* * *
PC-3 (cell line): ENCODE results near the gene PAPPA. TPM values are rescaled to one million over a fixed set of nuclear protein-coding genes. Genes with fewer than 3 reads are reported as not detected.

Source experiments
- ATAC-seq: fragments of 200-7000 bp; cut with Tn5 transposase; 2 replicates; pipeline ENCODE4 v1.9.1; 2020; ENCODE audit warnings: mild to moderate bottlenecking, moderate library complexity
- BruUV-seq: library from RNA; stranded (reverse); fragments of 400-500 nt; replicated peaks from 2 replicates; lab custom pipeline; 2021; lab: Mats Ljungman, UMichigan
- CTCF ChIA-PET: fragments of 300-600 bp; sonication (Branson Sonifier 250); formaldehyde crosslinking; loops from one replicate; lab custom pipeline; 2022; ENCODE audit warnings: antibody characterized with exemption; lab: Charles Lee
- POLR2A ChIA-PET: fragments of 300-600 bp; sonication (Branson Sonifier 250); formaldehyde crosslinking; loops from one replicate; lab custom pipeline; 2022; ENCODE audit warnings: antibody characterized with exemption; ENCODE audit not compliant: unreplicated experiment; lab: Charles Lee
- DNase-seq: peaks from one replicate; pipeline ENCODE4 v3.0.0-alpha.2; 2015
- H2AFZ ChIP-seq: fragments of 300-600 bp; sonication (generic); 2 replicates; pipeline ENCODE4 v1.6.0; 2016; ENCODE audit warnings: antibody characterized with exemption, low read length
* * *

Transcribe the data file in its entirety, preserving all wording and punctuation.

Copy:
PC-3 (cell line): ENCODE results near the gene PAPPA. TPM values are rescaled to one million over a fixed set of nuclear protein-coding genes. Genes with fewer than 3 reads are reported as not detected.

Source experiments
- ATAC-seq: fragments of 200-7000 bp; cut with Tn5 transposase; 2 replicates; pipeline ENCODE4 v1.9.1; 2020; ENCODE audit warnings: mild to moderate bottlenecking, moderate library complexity
- BruUV-seq: library from RNA; stranded (reverse); fragments of 400-500 nt; replicated peaks from 2 replicates; lab custom pipeline; 2021; lab: Mats Ljungman, UMichigan
- CTCF ChIA-PET: fragments of 300-600 bp; sonication (Branson Sonifier 250); formaldehyde crosslinking; loops from one replicate; lab custom pipeline; 2022; ENCODE audit warnings: antibody characterized with exemption; lab: Charles Lee
- POLR2A ChIA-PET: fragments of 300-600 bp; sonication (Branson Sonifier 250); formaldehyde crosslinking; loops from one replicate; lab custom pipeline; 2022; ENCODE audit warnings: antibody characterized with exemption; ENCODE audit not compliant: unreplicated experiment; lab: Charles Lee
- DNase-seq: peaks from one replicate; pipeline ENCODE4 v3.0.0-alpha.2; 2015
- H2AFZ ChIP-seq: fragments of 300-600 bp; sonication (generic); 2 replicates; pipeline ENCODE4 v1.6.0; 2016; ENCODE audit warnings: antibody characterized with exemption, low read length